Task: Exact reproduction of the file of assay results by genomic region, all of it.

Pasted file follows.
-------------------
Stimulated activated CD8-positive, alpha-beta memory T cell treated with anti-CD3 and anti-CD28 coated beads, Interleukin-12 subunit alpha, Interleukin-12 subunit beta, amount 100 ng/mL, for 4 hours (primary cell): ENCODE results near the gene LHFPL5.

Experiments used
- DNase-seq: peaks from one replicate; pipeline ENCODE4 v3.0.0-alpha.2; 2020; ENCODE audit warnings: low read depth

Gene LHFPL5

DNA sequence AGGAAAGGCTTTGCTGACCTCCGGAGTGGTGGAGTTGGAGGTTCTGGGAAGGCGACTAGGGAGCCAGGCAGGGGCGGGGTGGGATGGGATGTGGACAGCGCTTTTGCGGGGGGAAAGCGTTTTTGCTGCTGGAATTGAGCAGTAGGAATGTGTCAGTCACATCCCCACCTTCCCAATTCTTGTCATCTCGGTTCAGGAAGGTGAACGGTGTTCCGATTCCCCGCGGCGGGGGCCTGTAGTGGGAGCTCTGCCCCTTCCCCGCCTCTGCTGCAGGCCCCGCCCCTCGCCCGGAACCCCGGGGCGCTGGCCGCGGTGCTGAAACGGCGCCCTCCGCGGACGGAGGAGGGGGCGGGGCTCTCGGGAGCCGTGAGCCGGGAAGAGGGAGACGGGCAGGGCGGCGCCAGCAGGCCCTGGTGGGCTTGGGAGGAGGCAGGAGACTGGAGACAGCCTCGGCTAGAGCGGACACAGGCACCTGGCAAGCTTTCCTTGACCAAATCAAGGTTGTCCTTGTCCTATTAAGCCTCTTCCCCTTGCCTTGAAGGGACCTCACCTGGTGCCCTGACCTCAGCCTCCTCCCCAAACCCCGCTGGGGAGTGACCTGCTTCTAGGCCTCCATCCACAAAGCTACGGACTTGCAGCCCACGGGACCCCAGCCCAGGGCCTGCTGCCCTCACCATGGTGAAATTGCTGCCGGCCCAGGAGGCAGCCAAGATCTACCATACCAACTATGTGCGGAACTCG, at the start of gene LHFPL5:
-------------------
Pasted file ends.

Stimulated activated CD8-positive, alpha-beta memory T cell treated with anti-CD3 and anti-CD28 coated beads, Interleukin-12 subunit alpha, Interleukin-12 subunit beta, amount 100 ng/mL, for 4 hours (primary cell): ENCODE results near the gene LHFPL5.

Experiments used
- DNase-seq: peaks from one replicate; pipeline ENCODE4 v3.0.0-alpha.2; 2020; ENCODE audit warnings: low read depth

Gene LHFPL5

DNA sequence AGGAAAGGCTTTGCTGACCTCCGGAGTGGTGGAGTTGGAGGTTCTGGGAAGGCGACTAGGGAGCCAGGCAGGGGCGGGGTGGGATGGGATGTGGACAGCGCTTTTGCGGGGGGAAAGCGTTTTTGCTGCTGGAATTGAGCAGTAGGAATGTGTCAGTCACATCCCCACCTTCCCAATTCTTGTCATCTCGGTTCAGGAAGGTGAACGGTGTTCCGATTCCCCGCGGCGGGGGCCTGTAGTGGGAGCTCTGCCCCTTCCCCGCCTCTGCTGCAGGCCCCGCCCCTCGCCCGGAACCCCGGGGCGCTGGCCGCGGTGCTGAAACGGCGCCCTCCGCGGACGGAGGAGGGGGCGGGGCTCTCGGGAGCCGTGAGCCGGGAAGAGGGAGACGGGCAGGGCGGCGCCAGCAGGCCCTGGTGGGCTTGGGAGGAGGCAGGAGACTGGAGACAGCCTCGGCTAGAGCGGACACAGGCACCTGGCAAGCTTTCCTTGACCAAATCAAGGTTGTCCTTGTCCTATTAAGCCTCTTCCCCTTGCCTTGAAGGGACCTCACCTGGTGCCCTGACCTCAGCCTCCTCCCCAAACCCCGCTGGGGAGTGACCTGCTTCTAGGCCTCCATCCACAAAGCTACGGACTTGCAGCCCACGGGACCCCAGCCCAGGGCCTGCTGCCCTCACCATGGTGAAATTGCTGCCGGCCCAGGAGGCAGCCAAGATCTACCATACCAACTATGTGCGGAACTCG, at the start of gene LHFPL5: